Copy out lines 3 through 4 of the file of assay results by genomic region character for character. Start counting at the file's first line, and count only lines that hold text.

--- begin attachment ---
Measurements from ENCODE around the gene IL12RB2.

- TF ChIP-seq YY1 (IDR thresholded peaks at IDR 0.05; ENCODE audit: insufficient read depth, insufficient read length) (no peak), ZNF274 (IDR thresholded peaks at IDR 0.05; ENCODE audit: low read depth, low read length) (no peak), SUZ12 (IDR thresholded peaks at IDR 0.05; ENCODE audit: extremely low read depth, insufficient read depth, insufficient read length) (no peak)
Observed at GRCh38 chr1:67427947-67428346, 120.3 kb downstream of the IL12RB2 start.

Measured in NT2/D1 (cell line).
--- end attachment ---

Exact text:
Observed at GRCh38 chr1:67427947-67428346, 120.3 kb downstream of the IL12RB2 start.

Measured in NT2/D1 (cell line).